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purchasers of a UK group by a foreign investor. David Cameron and

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George Osborne have both been quite welcoming, it would appear, of the

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bid, whereas AstraZeneca themselves are feeling very cautious, in that

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although it might be a short`term gain for shareholders, what will be

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the long`term future for the company. And jobs is or is a

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concern. The government are welcoming the bid because they say

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they will pay taxes in the country. The worrying thing is what would

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happen to the research wings of AstraZeneca, and how would they be

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affected. That is why they are fighting it, I think. They fear they

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may be stripped. Another story, Help To Buy. Help To Buy profit makes

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Treasury a ?4.5 billion winner from the housing boom. How is this going

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to work? If the government helps you buy a house, how will they make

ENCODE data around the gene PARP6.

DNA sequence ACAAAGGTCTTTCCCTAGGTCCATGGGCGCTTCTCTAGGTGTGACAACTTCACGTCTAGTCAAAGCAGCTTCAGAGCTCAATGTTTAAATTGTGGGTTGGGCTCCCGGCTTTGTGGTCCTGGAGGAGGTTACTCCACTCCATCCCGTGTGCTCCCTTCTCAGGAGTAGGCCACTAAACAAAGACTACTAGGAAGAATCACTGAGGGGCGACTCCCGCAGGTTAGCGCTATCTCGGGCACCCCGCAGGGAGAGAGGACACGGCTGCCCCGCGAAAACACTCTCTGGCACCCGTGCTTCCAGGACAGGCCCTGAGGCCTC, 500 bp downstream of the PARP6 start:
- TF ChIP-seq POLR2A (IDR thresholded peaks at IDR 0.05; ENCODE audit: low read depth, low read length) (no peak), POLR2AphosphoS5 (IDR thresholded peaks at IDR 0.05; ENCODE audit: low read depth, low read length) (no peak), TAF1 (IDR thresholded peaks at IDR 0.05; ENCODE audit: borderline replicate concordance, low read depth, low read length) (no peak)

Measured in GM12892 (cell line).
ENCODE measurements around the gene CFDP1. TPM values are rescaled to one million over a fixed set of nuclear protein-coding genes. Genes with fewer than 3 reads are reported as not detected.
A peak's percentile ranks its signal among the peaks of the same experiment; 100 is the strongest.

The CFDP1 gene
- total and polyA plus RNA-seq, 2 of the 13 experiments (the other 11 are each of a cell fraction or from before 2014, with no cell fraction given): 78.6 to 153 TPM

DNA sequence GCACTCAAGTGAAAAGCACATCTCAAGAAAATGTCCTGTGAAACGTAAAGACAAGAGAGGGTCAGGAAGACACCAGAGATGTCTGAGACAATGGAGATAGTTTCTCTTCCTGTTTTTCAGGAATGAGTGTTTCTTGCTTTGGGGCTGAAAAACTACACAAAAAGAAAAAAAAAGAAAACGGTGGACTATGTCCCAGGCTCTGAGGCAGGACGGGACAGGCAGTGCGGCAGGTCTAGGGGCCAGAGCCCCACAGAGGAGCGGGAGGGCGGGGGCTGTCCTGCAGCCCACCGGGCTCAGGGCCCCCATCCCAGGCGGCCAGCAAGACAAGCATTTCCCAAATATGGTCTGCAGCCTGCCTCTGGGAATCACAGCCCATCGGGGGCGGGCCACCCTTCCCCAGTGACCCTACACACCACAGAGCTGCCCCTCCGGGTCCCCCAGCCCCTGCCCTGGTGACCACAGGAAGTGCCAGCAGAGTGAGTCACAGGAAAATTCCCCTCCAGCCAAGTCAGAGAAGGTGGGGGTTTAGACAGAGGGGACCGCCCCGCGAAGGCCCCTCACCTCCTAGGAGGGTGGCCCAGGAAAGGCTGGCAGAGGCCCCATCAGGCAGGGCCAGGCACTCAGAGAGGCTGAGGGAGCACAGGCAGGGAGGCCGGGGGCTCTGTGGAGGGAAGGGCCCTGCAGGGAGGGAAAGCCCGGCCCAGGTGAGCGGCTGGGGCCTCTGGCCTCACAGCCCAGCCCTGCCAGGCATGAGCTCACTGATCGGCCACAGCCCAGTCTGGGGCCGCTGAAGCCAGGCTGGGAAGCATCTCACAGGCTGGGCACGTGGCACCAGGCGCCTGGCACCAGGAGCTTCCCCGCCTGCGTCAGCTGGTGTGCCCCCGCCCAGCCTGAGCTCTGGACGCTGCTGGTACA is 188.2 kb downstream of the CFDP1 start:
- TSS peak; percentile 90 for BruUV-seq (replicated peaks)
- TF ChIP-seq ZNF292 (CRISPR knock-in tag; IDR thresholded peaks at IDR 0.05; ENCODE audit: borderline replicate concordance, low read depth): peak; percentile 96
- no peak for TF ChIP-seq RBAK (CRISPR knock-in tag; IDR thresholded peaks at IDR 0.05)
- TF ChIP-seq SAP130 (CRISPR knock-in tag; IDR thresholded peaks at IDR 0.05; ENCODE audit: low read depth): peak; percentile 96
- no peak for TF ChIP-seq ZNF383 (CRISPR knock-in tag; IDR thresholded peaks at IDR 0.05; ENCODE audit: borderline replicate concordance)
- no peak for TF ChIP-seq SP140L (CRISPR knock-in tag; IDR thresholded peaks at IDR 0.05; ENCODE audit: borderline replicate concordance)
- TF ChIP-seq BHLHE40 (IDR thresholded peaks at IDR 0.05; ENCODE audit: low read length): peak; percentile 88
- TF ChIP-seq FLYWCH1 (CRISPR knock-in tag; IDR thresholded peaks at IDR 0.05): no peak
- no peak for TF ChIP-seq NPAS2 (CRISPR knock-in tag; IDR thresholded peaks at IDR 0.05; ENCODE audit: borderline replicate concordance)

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money? They will want their money back at some point and with house

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prices going up they will gain as much as anybody else. The concern is

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that although obviously they will want house prices to increase so

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they get their money back, it is fuelling this problem we have with

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house prices going up and up, and young people, and even older people,

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struggling to afford anything. David Cameron says this scheme helps

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people who would not be able to get on the property ladder because they

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might not have rich parents. It has done, hasn't it? I don't know. That

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is what David Cameron says. I am not quite sure about the headline,

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because the figures are based on the fact that the Government gives you a

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20% loan, a 20% stake in the property that you buy, and that is

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interest`free for the first five years. These figures assume you will

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sell the house at the end of that period, but why would you? You

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might. If you want to help young people buy a house, why not build

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more cheap flights, accommodation that is available? If you have to

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deal with the lack of supply. Clive Betts, the chair of the communities

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and the committee, says the Government ought to be ploughing

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profits back into it. 20% to help to buy in London will still not help a

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lot of people. They will need 90% help! It is also helping to put